“The regime seems to want a kind of legislated history”

Concerned about the highly vitiated atmosphere prevailing in the country, characterised by various forms of intolerance, we, as academic historians and as responsible citizens of a democracy that has greatly valued its inherited traditions of tolerance, wish to express our anguish and protest about the prevailing condition.

Differences of opinion are being sought to be settled by using physical violence. Arguments are met not with counter-arguments but with bullets. When a poor man is suspected to have kept a food item that certain sections do not approve of, his fate is nothing short of death by lynching. At the launch of a book whose author happens to be from a country disapproved of by certain groups, the organiser is disfigured with ink thrown on his face. And when it is hoped that the head of government will make a statement about improving the prevailing conditions, he chooses to speak only about general poverty; and it takes the head of the state to make the required reassuring statement, not once but twice. When writer after writer is returning their award of recognition in protest, no comment is made about the conditions that caused the protest; instead the ministers call it a paper revolution and advise the writers to stop writing. This is as good as saying that intellectuals will be silenced if they protest.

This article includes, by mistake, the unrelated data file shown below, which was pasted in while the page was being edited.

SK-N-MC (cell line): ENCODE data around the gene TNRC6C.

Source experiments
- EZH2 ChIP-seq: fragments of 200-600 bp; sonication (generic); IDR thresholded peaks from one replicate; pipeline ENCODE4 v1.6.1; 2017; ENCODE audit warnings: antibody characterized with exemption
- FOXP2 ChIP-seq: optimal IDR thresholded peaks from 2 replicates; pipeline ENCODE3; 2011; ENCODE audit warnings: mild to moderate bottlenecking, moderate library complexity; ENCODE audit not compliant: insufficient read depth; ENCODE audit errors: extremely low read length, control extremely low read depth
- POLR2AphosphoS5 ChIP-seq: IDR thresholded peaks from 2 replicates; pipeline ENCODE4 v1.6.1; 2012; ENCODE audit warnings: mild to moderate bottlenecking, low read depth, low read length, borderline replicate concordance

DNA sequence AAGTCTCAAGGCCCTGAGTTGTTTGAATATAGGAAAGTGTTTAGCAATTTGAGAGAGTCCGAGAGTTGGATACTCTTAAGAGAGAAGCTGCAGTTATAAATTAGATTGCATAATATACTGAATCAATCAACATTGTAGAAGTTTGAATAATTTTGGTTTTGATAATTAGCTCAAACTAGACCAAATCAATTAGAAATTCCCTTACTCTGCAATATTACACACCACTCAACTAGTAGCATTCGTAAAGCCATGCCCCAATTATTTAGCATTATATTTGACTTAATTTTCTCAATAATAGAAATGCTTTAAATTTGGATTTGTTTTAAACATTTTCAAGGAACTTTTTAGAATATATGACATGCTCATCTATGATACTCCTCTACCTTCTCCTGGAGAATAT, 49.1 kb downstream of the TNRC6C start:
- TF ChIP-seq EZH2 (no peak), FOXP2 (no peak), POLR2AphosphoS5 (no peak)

This is particularly worrying for us as historians as we have already experienced attempts to ban our books and expunge statements of history despite the fact that they are supported by sources and the interpretation is transparent. What the regime seems to want is a kind of legislated history, a manufactured image of the past, glorifying certain aspects of it and denigrating others, without any regard for chronology, sources or methods of enquiry that are the building blocks of the edifice of history.

We would therefore urge the state to ensure an atmosphere that is conducive to free and fearless expression, security for all sections of society and the safeguarding of the values and traditions of plurality that India had always cherished in the past. It is easy to trample them down, but it is important to remember that it will take too long and will be beyond the capacity of those who are currently at the helm of affairs, to rebuild it once it is destroyed.

Signed by

1. Romila Thapar (New Delhi)
2. Irfan Habib (Aligarh Muslim University)
3. MGS Narayanan (Kozhikode)
4. KN Panikkar (Thiruvananthapuram)
5. Y Subbarayalu (Pondicherry)
6. BD Chattopadhyaya (Kolkota)
7. DN Jha (Delhi)
8. BB Chaudhuri (Kolkota)
9. JV Naik (Mumbai)
10. KM Shrimali (Delhi)
11. Neeladri Bhattacharya (JNU)
12. Kumkum Roy (JNU)
13. Shireen Moosvi (Aligarh)
14. Indu Banga (Chandigarh)
15. Rajan Gurukkal (Bangalore)
16. B Surendra Rao (Mangalore)
17. A.R.Venkatachalapathy (Chennai)
18. MR Raghava Varier (Tirur)
19. Arun Bandopadhyaya (Calcutta Univ)
20. KL Tuteja (Kurukshetra)
21. Sanjay Subodh (Hyderabad Univ)
22. Nayanjot Lahiri (DU)
23. Upinder Singh (DU)
24. Amar Farooqui (DU)
25. Gopinath Ravindran (Jamia Milia Islamia)
26. Farhat Hasan (DU)
27. Sunil Kumar (DU)
28. RP Bahuguna (Jamia Milia Islamia)
29. Ruby Maloni (Bombay Univ)
30. Kesavan Veluthat (DU)
31. BP Sahu (DU)
32. Manjiri Kamat (Bombay Univ)
33. Anshu Malhotra (DU)
34. Aditya Mukherjee (JNU)
35. Mridula Mukherjee (JNU)
36. Rakesh Batabyal (JNU)
37. R Mahalakshmi (JNU)
38. Radhika Singha (JNU)
39. Biswamoy Pati (DU)
40. Suchandra Ghosh (Calcutta Univ)
41. Sushmita Basu Majumdar (Calcutta Univ)
42. Bishnupriya Basak (Calcutta Univ)
43. Radhika Seshan (Pune Univ)
44. Prabhu Mohapatra (DU),
45. Charu Gupta (DU),
46. Sanghamitra Mishra (DU),
47. Aparna Balachandran (DU),
48. Rahul Govind (DU)
49. Yasser Arafat (DU)
50. Manu V Devadevan (Mandi)
51. Ranabir Chakrabarti (JNU)
52. Rajat Datta (JNU)
53. Umesh Ashok Kadam (JNU)